A “Green Card” for foreign investors is under study. Fahad al-Skeit, head of the Local Content and Private Sector Development Unit at the Council of Economic Affairs and Development, said that if approved, it will be announced, al-Hayat Arabic Daily reported on Thursday.
He did not elaborate, but his point corroborated an earlier report in al-Watan newspaper, in which Fahad bin Juma, vice chairman of the Shoura Council Financial Committee, had said eligibility for the Saudi “Green Card” will be determined by a number of entities topped by the Ministry of Commerce and Investment.
He said in order to meet the eligibility criteria, applicants must possess scientific skills or professional qualities that are not abundantly available in the Kingdom, or they should be company owners who can invest in the country.
He said the availability of the card would be limited due to such criteria, and also because foreigners are able to obtain a Saudi investment license.
Al-Skeit also said that there is a mega privatization plan on the cards so as to contribute to achieving Vision 2030, which largely relies on the private sector. He drew attention to the fact that supporting foreign investment would provide job opportunities for Saudi young men and women. It would also contribute to the growth of the Saudi economy and speed up knowledge transfer. He added that the foreign investor is considered to be a key factor in knowledge transfer.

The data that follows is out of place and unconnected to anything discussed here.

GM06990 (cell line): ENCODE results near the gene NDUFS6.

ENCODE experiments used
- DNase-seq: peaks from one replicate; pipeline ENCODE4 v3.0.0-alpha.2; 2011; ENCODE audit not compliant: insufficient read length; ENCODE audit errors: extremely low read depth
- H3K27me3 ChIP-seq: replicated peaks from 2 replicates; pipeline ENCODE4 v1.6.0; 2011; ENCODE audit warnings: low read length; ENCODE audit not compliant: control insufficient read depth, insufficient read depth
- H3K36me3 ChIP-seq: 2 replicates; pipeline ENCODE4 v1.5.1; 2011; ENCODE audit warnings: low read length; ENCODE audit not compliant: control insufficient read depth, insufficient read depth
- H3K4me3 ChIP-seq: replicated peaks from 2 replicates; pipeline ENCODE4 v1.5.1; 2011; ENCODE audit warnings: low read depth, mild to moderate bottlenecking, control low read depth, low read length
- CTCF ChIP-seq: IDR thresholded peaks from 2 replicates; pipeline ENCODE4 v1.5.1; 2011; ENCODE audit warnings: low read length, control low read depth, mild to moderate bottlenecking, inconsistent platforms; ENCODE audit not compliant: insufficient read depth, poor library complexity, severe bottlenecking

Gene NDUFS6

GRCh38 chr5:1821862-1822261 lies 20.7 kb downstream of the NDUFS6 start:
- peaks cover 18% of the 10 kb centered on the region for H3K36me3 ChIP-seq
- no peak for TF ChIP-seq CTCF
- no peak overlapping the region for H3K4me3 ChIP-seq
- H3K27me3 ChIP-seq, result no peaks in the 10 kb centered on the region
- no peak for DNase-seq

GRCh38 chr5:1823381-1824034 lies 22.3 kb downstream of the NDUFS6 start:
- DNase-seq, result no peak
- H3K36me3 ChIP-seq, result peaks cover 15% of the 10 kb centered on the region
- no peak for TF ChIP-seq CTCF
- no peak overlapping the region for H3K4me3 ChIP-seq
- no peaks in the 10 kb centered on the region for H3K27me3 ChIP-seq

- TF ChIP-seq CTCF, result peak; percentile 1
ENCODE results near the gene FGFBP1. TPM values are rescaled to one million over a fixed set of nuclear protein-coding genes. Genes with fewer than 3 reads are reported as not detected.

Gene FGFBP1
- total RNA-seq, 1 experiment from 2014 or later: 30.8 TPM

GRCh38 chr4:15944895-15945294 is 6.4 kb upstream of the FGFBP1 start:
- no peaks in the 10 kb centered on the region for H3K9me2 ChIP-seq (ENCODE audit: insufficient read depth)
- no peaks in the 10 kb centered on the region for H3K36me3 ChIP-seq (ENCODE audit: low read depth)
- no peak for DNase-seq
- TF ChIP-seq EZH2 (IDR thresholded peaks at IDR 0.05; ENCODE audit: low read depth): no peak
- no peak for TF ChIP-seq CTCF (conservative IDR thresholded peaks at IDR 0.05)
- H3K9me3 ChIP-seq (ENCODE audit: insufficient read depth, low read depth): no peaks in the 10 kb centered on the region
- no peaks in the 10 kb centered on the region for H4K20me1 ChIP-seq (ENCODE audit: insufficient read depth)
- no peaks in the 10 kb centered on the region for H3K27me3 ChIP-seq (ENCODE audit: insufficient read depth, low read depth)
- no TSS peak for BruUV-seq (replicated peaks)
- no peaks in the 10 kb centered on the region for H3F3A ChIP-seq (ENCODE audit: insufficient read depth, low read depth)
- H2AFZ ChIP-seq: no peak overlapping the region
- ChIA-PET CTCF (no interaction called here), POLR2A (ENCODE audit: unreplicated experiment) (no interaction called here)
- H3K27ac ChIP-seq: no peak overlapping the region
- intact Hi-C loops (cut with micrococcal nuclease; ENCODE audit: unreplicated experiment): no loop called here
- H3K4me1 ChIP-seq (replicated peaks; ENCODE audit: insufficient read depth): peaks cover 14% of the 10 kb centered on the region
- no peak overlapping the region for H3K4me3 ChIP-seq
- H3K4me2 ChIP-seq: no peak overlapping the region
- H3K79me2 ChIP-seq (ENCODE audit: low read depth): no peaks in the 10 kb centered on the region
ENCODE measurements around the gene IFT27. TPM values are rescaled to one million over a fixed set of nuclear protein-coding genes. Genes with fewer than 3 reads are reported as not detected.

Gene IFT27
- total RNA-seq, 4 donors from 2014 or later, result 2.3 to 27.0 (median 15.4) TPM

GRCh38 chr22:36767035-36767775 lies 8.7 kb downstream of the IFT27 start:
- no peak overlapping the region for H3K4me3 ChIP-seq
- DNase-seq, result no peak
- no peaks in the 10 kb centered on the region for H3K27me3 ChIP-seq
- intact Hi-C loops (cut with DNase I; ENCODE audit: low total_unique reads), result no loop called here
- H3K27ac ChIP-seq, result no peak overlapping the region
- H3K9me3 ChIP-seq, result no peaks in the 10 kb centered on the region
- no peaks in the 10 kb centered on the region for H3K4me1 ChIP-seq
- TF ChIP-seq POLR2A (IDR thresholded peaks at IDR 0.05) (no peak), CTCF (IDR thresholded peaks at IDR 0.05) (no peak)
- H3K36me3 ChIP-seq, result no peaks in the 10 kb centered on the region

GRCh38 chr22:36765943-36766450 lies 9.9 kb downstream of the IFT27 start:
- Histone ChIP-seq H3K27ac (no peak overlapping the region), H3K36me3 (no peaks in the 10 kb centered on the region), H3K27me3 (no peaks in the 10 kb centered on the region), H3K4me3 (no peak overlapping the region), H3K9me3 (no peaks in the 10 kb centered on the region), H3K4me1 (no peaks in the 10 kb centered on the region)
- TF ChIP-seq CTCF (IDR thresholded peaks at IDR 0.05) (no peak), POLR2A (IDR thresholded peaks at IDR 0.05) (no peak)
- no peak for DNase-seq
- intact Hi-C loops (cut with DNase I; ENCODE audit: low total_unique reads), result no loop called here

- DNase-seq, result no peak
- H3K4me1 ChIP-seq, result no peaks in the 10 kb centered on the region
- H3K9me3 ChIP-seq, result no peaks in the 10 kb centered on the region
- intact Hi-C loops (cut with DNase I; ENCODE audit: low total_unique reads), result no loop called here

Al-Skeit said: “It was announced earlier that SR200 billion would be injected so as to stimulate the private sector during a four-year period. We are talking about the launching of an integrated plan to stimulate the private sector. In this connection, 17 initiatives will be launched. The SR72 billion infusion is part of the SR200 billion. This is a huge investment by the state in the private sector due its confidence in the sector being the engine for development in the Kingdom.”
He added: “Among the fields we have focused on in the first plan is to upgrade efficiency and technology. There are important investments initially in order to raise the level of efficiency and technology in the private sector, in fields like telecommunications and energy efficiency. What is more important is to enhance the participation of small- and medium-sized enterprises (SMEs), as we have studied in several workshops the obstacles facing SMEs.”
This article was first published in the Saudi Gazette.